Batteries are great, but they need to be charged. If you’re a light camper moving on every day then your car can do the charging, but settle into a base camp with a few people and the demands of fridges, lights, coffee makers and gizmos start to mount up. That’s why generators exist, but we all know how popular they are at campsites, not to mention the weight, cost and fuel storage.

Solar is also now the perfect combination of cheap, light and low-maintenance and is becoming more efficient year on year. Now the question is really why not, not why.


But let’s look at the downsides. Solar is unreliable over a period of days, and prone to voltage fluctuations minute by minute. One minute the sun will be bright and you’ve got power, and the next minute it’s behind a cloud and the charge drops – although solar works off light, not heat, and panels still function (just) when it’s overcast. This variation is no good for charging electrical gear which requires a nice, steady charge – too much and they can’t use it, too little and nothing happens. Even in perfect conditions it takes a long time to charge devices on solar, so you might not want to leave your device on charge for that length of time.

The solution is to add a battery into the mix. You charge your battery via the solar panels and use a regulator to even out the voltage fluctuations, then hook up your gear to the battery. The battery offers a nice, steady output, can be charged all day long while you use your gear, and it can be charged more quickly from 240V AC or 12V DC power sockets.

So, you’re sold on solar, but then there’s the cost. Solar gear isn’t dirt-cheap, but it isn’t way off the scale either. You’re not going to be able to recover the cost of your 4X4’s diesel or petrol any time soon, and it may not always be cost-effective compared to a generator. But the panels will work fine and be maintenance-free – more or less forever – and certainly outlast batteries. The major reason to upgrade will be when solar efficiency improves again in a few years.


Then we come to how much solar power you actually need. What you need to do is figure out the power required from your device(s), which is measured in watts, or amperes multiplied by volts. Have a look on the device’s charger or in its manual, and you should either find the watts or the amperes and voltage which you can then multiply. This will give you a base figure, and of course how you use the device will change the power required. For example, a laptop screen on bright with a DVD playing sucks a lot more juice than having the screen down on idle.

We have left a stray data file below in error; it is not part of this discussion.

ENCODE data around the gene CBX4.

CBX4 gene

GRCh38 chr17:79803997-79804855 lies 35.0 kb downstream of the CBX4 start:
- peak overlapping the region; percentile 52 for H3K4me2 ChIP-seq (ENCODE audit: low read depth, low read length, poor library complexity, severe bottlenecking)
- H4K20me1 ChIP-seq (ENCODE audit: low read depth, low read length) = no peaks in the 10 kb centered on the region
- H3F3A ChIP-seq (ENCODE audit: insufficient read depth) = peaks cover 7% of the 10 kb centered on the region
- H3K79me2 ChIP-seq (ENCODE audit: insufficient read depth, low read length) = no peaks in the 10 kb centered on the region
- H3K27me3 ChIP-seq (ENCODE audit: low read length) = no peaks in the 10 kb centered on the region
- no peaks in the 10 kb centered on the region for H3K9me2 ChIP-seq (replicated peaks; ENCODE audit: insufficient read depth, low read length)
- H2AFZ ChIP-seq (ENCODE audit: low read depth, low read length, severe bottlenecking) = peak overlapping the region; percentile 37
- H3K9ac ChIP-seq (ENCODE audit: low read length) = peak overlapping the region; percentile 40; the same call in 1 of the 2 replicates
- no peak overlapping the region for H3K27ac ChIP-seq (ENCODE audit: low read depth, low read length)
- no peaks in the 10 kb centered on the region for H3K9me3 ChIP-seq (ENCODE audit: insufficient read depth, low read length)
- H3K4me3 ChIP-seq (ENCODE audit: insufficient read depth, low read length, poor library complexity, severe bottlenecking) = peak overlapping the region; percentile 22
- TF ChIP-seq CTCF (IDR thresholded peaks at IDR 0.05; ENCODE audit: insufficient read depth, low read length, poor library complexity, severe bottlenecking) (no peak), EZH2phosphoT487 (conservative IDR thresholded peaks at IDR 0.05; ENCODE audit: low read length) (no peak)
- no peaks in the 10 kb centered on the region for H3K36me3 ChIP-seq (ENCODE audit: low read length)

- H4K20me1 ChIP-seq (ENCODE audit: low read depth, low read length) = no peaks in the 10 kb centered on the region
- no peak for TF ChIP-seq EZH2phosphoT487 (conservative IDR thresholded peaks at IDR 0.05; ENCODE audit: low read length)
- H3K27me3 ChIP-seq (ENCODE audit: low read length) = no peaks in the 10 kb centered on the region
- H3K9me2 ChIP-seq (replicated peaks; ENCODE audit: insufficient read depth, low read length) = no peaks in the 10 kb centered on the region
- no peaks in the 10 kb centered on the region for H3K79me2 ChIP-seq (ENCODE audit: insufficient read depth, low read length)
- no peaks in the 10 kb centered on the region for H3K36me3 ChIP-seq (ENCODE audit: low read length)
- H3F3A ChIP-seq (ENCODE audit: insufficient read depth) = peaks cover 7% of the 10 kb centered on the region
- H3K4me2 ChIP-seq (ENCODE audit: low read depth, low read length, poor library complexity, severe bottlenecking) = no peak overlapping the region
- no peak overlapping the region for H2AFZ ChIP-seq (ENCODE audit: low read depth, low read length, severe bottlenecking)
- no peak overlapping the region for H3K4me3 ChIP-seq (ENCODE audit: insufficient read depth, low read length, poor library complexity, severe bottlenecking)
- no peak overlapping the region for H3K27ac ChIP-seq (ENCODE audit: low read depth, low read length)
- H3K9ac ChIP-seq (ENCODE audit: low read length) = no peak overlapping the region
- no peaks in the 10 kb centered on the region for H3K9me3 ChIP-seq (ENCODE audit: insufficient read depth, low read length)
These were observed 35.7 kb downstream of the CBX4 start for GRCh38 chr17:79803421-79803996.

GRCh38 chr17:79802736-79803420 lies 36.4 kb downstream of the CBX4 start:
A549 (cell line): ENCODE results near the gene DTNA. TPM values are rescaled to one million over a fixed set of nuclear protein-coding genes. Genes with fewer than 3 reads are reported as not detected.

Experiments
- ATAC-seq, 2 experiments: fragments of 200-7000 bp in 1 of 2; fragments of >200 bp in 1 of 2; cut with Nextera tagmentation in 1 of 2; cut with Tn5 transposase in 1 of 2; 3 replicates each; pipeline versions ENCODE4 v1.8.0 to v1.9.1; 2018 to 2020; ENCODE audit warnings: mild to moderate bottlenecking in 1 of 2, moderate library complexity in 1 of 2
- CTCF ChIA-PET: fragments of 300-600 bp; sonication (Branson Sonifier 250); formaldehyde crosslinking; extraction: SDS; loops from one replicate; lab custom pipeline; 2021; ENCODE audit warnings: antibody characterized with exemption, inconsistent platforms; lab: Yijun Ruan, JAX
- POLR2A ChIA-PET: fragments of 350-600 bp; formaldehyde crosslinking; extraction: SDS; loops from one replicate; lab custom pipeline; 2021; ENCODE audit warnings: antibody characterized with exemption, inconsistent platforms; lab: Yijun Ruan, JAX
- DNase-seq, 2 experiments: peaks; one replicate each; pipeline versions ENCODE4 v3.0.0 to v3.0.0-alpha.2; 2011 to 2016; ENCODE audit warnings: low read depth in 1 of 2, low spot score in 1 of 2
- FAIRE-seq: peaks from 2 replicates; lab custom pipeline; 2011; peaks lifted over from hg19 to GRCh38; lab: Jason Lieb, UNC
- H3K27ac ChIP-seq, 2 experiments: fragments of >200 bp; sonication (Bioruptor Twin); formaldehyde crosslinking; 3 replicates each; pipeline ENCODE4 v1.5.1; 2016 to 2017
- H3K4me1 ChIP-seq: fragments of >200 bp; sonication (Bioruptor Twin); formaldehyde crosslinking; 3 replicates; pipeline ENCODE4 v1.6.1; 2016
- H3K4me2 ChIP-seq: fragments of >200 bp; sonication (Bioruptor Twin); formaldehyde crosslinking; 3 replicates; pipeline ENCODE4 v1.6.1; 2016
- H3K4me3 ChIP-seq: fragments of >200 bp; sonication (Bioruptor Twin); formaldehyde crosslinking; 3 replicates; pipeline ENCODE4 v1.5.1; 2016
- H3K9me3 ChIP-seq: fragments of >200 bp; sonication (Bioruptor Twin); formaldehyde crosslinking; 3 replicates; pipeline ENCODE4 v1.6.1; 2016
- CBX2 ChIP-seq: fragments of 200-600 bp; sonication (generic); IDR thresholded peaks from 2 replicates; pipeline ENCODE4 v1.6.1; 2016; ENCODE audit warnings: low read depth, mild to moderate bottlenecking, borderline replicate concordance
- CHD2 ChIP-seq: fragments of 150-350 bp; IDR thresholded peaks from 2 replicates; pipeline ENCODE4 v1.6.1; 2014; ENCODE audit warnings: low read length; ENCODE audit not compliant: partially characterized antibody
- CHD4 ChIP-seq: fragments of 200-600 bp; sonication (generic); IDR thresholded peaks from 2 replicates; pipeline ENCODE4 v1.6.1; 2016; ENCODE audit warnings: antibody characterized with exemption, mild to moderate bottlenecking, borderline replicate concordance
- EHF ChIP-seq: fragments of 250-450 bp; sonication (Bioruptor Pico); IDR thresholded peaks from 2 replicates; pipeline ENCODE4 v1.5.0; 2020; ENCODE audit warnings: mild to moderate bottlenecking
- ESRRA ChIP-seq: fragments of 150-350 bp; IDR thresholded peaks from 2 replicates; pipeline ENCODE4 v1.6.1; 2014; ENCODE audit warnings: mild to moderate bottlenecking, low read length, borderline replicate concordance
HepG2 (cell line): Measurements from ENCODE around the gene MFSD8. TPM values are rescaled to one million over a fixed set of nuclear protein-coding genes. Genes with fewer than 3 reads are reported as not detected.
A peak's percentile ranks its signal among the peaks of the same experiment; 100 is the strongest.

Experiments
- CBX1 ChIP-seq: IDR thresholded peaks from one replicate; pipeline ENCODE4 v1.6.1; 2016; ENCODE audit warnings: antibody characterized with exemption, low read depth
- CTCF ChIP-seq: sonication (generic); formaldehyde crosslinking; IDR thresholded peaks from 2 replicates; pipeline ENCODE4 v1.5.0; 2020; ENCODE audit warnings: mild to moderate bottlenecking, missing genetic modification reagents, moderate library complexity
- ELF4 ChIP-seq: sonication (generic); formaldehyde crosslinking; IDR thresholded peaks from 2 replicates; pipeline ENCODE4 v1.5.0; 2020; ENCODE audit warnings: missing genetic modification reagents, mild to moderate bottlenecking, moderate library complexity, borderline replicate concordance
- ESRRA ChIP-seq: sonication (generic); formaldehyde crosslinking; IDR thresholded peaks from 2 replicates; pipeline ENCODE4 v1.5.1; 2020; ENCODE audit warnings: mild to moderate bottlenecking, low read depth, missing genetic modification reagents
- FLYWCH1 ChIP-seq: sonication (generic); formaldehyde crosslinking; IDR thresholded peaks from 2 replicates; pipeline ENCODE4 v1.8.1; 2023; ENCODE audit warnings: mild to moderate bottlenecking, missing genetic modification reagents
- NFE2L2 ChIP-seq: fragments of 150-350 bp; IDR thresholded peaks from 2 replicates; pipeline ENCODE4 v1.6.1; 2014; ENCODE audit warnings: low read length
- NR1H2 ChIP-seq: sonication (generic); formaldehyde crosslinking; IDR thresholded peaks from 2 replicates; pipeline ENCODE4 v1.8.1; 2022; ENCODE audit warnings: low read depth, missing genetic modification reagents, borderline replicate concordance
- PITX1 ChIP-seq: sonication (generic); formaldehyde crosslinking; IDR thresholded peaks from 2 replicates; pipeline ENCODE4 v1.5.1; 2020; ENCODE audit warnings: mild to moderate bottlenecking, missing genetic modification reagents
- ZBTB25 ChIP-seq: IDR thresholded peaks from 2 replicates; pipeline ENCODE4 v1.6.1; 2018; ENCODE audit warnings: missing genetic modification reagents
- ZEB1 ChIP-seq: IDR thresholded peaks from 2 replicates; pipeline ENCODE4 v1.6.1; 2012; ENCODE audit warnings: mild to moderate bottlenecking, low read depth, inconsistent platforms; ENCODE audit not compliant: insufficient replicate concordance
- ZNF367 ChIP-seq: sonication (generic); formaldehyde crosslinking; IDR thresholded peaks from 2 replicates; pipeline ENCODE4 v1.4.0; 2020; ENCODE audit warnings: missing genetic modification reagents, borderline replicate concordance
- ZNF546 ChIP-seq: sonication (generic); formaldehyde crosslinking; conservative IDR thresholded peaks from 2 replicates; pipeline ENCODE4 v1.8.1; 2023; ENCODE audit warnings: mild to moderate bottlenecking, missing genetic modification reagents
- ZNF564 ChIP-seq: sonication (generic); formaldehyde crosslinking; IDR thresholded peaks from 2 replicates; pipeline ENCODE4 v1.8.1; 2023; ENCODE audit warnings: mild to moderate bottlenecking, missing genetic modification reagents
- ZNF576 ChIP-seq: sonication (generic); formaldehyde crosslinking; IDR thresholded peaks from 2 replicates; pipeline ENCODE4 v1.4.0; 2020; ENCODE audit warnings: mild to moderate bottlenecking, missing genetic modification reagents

Let’s take an example. My laptop needs 45 watts, and I’m going to work on Unsealed 4X4 articles for two hours a day so I’ll get one done every, well, that’s a secret! Anyway, 45 x 2 = 90 watt hours. I have a battery that I’ll run the laptop from and I want to recharge it. In theory there may be between five and seven useable sunlight hours per day, but let’s run with just three. Solar panel output is measured in watts per PSH (Peak Sun Hour), so in theory I need a 30 watt panel – 30 watts x 3 hours = 90 watts. Unfortunately, solar is only around 70-80 per cent efficient, and there’s further charging and storage losses, so let’s go for 60 per cent. Even trickier, the current and voltage that manufacturers like to measure their wattage at is generally not what you’ll use to charge the battery, so maybe we’d best go for 50 per cent, which means 60 watts worth of panels is a reasonably safe bet in this case.

Redarc has a handy solar
calculator which helps you
calculate your solar requirements

The bottom line is that solar is only going to become more useful as time goes on, but at least for the moment you’re best off ensuring your batteries can power your needs and can be recharged at will, then using solar as a convenient top-up as and when it can work. But let’s revisit the topic in a few years, perhaps when we’re driving solar powered 4X4s!


When planning your solar needs, it’s best to work on a 50 per cent efficiency margin. If you require 90 watts, plan for 180 watts.

Solar is a power supplement, not a primary power source.

A solar panel’s output is measured in watts per PSH (Peak Sun Hour) which is only a few hours per day.




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